Tuesday, 29 December 2009
Rejecting Christianity leads to an irrational worldview
James W. Sire, an associate professor of English, discusses worldviews in The Universe Next Door, a textbook used in over a hundred universities and collages. Over 250, 000 copies have been sold.
Rejecting Christianity leads to an irrational worldview. This is the basic message in James W. Sire’s book The Universe Next Door: A Basic World View Catalogue. Sire, an associate professor of English, defines worldview as ”a set of presuppositions (or assumptions) which we hold (consciously or unconsciously) about the basic makeup of our world.”
According to Sire, naturalism, so popular with atheists, is anything but rational: “If Darwin’s naturalism is true, there is no way of even establishing its credibility, let alone proving it.” (p. 84).
Atheism does not lead to rational thinking but to nihilism that leads to meaninglessness. Not all naturalists are nihilists, however, because they are inconsistent. In other words, they do not believe in their own worldview. If they were to believe it, in a meaningless universe suicide would be as acceptable a decision as watching a film produced by Walt Disney (pp. 93-94).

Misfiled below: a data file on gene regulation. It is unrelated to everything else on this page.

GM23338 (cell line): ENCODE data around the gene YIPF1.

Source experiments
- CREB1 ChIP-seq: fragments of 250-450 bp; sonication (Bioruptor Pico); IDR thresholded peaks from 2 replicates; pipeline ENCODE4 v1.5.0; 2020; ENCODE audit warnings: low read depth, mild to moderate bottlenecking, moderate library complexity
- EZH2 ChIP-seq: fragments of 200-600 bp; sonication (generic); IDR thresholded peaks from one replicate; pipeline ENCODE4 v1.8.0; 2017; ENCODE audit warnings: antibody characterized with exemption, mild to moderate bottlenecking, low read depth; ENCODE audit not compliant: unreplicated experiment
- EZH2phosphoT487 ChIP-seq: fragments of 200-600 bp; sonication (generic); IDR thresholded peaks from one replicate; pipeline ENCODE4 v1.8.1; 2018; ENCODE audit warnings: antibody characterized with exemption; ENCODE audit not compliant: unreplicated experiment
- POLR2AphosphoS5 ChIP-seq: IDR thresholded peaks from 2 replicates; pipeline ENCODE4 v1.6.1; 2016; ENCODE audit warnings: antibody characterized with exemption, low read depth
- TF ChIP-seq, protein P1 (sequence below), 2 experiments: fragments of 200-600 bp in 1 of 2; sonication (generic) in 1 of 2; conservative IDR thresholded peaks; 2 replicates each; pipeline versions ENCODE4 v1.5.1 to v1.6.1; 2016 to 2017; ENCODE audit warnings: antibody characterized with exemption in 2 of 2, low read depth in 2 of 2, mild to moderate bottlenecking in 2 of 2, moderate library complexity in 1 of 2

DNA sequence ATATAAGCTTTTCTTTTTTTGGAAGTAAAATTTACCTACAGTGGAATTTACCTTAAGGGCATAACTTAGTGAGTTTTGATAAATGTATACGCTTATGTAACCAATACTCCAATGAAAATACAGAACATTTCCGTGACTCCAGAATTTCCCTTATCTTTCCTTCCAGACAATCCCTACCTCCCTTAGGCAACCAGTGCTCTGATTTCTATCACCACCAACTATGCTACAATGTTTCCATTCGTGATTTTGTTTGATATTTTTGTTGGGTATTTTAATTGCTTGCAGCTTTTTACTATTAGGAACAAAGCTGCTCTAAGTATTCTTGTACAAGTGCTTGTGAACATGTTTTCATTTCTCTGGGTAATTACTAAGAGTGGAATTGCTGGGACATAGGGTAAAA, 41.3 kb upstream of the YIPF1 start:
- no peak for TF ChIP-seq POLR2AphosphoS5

Sire also criticises biblical interpretation based on ”theistic” existentialism. Theologians following in the footsteps of Rudolf Bultmann do not want to hear about new discoveries that support the historical reliability of the Old Testament (pp. 124-125).
Few academic textbooks are as easy to read as The Universe Next Door. A well-documented book, its 1976 edition includes an index and almost 20 pages of endnotes.
Sire, James W. 1976. The Universe Next Door: A Basic World View Catalogue. Downers Grove: InterVarsity Press.